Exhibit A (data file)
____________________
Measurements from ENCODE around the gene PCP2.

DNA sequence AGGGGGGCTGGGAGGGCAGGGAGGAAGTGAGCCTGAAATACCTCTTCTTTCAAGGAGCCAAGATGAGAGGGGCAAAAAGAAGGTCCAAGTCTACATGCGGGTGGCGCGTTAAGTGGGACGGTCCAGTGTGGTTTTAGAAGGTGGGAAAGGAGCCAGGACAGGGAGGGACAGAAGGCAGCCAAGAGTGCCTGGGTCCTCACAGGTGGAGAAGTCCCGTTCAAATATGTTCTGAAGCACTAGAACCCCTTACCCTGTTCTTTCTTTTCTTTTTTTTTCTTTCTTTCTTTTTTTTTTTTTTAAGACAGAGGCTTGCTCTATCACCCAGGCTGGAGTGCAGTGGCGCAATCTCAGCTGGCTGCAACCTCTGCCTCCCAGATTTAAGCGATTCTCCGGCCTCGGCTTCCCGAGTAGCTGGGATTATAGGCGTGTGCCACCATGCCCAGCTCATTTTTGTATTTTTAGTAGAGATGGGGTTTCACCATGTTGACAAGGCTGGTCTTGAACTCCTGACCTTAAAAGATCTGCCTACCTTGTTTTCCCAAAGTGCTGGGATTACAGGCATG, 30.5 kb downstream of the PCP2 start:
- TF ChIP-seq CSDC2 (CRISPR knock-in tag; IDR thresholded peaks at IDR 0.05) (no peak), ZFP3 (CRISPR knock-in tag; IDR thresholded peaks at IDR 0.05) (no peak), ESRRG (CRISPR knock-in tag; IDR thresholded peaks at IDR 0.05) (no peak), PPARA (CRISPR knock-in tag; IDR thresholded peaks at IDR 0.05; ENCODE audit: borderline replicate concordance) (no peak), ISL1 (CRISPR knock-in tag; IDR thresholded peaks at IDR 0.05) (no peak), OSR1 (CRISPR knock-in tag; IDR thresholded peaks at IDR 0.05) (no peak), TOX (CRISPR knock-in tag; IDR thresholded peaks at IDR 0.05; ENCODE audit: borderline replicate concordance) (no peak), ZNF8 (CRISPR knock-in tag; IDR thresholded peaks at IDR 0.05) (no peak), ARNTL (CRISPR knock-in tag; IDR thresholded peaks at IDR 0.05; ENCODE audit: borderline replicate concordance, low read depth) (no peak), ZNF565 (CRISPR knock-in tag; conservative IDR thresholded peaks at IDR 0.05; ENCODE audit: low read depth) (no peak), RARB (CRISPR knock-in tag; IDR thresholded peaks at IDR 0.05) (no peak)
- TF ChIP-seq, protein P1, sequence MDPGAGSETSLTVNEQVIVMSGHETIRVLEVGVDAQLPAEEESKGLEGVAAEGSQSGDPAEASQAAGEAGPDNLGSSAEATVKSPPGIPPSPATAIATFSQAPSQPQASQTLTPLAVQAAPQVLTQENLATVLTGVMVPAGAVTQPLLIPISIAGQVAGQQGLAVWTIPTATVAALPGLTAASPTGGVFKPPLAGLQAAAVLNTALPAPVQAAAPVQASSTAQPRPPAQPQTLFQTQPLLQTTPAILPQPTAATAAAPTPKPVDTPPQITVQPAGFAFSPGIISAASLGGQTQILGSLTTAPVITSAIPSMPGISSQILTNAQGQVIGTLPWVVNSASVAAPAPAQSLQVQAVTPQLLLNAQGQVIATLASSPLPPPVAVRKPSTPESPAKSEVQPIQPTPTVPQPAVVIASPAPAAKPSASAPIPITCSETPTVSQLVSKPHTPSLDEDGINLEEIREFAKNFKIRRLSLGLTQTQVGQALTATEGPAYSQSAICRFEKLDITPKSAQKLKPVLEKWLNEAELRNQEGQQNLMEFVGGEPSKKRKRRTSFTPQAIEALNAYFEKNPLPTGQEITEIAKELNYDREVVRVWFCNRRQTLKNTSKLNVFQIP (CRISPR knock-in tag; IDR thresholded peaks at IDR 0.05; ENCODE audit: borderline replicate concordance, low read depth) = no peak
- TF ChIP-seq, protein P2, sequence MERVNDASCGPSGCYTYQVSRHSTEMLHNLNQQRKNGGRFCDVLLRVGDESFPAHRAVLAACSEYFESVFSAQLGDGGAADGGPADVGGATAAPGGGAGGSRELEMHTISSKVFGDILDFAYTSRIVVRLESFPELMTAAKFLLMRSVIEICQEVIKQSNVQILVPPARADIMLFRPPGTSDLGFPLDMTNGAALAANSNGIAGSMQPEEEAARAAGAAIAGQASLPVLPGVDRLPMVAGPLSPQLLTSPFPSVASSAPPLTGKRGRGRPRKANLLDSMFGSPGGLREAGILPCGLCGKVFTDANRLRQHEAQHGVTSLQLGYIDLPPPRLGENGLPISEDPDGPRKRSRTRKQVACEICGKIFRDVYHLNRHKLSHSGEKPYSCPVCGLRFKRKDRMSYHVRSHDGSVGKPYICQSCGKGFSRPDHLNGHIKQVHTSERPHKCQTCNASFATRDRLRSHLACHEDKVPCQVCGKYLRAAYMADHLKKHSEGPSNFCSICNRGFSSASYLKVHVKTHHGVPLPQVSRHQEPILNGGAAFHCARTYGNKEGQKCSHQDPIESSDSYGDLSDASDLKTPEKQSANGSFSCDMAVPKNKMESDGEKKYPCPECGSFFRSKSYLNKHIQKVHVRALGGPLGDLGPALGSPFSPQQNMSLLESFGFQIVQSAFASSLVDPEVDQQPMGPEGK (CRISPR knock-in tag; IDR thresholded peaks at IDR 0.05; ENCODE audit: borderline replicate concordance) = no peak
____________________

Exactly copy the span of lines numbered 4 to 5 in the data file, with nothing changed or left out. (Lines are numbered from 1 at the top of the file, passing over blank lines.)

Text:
- TF ChIP-seq, protein P1, sequence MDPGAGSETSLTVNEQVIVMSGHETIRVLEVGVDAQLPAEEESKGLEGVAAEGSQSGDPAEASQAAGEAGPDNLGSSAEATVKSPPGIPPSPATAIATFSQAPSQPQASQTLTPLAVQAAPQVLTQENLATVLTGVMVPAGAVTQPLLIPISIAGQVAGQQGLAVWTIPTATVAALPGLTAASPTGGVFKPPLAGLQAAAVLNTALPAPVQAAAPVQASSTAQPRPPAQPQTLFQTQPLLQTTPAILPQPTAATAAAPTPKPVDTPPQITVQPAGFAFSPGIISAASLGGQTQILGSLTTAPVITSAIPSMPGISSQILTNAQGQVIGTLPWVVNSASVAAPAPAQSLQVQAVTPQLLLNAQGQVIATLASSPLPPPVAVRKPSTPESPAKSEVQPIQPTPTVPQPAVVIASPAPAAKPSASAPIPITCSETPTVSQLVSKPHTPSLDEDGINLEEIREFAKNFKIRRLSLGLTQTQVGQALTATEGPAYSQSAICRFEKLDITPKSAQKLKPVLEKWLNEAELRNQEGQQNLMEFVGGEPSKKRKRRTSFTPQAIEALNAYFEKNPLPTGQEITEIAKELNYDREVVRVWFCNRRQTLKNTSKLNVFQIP (CRISPR knock-in tag; IDR thresholded peaks at IDR 0.05; ENCODE audit: borderline replicate concordance, low read depth) = no peak
- TF ChIP-seq, protein P2, sequence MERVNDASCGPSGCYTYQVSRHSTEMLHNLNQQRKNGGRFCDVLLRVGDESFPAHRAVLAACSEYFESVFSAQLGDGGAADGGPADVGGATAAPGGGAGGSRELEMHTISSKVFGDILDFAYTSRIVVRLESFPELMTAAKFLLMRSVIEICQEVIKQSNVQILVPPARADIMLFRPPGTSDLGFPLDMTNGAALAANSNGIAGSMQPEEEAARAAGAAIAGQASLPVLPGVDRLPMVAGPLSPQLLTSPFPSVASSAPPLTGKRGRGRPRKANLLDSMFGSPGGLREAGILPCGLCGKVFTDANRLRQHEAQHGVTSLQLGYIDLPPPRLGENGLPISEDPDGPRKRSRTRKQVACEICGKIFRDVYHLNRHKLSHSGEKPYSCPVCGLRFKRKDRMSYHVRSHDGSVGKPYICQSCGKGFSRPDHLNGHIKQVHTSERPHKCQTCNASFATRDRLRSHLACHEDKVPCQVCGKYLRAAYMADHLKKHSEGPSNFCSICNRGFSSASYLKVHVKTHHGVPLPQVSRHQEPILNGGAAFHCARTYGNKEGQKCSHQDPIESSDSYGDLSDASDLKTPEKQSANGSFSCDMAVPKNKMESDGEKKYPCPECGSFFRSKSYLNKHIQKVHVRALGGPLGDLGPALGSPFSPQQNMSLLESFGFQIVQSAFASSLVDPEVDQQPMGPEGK (CRISPR knock-in tag; IDR thresholded peaks at IDR 0.05; ENCODE audit: borderline replicate concordance) = no peak